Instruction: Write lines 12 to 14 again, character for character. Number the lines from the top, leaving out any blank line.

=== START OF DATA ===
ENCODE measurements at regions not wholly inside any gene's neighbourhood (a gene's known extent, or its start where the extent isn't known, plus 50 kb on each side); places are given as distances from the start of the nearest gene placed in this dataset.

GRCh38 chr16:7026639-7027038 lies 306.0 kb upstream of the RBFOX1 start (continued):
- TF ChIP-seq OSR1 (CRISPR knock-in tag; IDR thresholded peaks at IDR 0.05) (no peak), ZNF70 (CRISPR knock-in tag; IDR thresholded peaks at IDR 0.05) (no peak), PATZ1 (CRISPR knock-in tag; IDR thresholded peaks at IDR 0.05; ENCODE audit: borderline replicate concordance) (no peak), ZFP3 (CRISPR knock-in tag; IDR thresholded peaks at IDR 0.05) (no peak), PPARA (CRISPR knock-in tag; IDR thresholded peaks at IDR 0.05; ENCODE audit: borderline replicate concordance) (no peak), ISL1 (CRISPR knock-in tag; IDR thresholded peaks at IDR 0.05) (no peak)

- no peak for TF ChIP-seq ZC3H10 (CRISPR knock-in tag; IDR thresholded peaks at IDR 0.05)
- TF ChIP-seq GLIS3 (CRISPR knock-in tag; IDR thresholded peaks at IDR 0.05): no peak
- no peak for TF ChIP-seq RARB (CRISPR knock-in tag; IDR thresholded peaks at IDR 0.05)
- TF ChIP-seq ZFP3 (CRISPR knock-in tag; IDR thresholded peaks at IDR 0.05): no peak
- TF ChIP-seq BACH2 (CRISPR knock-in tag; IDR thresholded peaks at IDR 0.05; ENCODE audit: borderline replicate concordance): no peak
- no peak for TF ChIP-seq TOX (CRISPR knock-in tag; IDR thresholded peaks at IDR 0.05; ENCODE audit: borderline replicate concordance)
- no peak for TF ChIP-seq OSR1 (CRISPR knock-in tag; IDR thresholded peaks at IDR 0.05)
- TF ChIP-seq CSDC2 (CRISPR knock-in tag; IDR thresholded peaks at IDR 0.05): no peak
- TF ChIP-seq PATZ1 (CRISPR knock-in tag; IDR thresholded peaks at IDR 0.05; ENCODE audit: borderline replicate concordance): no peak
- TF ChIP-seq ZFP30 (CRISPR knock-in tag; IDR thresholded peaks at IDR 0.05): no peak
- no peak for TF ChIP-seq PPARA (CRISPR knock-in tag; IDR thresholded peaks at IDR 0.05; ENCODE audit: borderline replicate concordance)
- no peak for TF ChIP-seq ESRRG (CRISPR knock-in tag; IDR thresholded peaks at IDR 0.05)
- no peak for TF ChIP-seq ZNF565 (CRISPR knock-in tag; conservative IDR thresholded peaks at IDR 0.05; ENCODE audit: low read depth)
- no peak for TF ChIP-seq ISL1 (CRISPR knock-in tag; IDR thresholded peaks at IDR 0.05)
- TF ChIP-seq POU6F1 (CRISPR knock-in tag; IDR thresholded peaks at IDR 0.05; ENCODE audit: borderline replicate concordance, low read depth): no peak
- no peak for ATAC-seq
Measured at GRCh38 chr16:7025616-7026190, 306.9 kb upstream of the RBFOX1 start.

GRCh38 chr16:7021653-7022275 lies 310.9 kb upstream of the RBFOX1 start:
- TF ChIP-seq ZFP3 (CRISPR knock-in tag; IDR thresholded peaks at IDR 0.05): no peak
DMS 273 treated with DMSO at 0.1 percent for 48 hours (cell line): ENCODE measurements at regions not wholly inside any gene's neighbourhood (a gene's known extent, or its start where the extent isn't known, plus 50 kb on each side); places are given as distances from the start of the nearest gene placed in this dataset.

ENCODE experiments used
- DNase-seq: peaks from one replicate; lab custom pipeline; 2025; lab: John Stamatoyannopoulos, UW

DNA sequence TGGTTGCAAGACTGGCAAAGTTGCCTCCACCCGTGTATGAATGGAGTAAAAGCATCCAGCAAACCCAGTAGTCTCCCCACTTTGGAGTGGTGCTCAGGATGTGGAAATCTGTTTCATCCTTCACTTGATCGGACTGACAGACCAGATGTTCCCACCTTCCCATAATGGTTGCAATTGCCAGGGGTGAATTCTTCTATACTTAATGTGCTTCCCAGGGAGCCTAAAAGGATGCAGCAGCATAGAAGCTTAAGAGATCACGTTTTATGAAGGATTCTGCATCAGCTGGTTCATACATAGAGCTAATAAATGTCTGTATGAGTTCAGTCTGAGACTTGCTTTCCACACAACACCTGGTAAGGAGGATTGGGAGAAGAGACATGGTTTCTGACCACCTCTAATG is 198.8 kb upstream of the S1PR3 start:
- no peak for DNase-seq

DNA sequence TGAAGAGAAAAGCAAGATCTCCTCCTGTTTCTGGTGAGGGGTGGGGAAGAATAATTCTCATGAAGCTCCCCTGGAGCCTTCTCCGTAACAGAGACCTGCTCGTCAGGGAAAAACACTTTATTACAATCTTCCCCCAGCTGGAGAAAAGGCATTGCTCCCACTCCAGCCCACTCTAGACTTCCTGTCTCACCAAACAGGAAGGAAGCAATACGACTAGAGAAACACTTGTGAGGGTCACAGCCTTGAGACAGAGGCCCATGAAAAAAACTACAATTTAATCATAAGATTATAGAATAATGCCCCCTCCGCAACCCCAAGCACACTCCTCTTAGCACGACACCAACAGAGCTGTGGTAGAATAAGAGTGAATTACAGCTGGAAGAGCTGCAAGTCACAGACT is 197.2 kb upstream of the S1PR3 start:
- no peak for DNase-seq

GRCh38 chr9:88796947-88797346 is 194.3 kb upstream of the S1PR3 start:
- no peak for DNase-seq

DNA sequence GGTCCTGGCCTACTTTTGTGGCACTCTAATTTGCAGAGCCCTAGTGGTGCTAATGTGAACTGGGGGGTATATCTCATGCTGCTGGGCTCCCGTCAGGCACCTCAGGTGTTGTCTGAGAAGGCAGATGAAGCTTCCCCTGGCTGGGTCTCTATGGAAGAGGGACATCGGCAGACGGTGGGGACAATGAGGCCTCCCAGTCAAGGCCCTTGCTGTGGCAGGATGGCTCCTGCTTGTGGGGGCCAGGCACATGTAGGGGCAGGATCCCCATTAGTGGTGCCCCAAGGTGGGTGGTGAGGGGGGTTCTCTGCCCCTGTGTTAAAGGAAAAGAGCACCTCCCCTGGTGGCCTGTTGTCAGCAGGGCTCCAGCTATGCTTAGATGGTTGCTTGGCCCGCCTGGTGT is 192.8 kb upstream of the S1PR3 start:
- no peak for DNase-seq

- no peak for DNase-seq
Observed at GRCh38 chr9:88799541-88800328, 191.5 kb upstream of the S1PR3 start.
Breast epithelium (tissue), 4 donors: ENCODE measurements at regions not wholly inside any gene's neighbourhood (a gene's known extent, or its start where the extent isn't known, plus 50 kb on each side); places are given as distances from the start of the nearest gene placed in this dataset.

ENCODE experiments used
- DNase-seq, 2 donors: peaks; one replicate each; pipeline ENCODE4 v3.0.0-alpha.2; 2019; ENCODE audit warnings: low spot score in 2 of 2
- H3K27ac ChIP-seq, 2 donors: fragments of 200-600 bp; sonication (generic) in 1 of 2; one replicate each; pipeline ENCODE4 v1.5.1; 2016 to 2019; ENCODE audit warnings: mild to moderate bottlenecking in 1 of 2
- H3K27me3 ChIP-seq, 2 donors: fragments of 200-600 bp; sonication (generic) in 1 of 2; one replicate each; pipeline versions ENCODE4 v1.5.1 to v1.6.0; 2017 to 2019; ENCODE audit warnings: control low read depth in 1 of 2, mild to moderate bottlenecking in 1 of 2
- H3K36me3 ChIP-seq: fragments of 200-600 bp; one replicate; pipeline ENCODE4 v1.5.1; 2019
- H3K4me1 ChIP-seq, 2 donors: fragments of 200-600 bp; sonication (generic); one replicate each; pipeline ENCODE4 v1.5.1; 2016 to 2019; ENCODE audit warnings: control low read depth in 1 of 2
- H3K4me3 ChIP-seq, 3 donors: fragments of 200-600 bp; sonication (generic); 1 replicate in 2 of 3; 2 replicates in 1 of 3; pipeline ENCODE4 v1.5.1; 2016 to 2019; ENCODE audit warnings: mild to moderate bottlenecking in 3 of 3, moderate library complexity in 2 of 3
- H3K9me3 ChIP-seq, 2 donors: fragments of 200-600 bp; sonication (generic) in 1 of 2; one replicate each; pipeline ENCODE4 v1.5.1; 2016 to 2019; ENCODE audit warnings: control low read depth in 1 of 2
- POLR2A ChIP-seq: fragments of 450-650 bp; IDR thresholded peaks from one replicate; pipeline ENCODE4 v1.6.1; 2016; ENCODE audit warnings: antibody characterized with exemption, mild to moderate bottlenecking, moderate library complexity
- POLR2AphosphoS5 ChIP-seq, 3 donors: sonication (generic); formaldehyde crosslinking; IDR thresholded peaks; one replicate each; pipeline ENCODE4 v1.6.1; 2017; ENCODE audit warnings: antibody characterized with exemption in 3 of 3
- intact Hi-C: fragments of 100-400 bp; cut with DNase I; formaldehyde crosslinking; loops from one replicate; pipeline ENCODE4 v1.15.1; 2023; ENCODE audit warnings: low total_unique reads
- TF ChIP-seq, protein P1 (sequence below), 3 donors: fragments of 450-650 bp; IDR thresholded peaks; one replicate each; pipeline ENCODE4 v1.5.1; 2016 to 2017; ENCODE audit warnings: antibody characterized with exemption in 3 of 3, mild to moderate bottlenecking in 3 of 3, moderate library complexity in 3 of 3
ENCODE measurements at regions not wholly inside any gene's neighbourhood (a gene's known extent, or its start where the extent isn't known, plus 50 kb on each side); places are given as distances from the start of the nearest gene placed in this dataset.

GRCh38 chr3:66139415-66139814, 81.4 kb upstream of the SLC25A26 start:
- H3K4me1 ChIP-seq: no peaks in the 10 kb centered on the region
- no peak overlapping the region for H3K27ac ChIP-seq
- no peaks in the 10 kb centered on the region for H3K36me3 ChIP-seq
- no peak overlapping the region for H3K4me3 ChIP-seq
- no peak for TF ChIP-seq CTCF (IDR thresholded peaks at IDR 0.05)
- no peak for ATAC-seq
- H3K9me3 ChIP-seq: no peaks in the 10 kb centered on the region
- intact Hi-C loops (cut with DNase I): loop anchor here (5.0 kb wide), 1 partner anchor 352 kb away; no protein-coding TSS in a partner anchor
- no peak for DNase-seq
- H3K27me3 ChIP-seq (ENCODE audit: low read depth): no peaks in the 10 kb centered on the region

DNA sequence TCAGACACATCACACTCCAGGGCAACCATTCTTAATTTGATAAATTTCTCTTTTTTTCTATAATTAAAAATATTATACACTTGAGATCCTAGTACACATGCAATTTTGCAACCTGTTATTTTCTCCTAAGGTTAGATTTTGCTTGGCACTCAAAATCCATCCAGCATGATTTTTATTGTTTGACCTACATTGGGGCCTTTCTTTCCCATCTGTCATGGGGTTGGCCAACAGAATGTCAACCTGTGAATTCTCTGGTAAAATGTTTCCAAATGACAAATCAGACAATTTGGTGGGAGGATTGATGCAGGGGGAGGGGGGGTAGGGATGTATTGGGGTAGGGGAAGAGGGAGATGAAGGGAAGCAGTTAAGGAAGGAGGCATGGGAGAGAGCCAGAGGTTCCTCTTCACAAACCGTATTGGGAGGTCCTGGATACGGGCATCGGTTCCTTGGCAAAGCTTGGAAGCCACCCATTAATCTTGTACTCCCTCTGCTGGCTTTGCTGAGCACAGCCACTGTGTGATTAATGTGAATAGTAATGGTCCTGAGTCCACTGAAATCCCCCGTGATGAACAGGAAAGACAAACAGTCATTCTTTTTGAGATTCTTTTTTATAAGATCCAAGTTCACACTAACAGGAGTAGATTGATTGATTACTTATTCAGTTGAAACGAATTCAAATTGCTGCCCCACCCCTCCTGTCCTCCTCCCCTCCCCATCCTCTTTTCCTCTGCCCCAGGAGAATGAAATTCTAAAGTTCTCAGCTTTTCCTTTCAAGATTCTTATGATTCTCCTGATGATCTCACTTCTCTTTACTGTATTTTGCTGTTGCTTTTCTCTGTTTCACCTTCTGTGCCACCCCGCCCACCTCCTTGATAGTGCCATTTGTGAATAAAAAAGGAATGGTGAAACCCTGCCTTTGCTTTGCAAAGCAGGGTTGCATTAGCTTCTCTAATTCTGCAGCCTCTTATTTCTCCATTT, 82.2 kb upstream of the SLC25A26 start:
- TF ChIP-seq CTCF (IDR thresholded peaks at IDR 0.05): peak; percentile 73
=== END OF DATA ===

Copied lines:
- TF ChIP-seq PATZ1 (CRISPR knock-in tag; IDR thresholded peaks at IDR 0.05; ENCODE audit: borderline replicate concordance): no peak
- TF ChIP-seq ZFP30 (CRISPR knock-in tag; IDR thresholded peaks at IDR 0.05): no peak
- no peak for TF ChIP-seq PPARA (CRISPR knock-in tag; IDR thresholded peaks at IDR 0.05; ENCODE audit: borderline replicate concordance)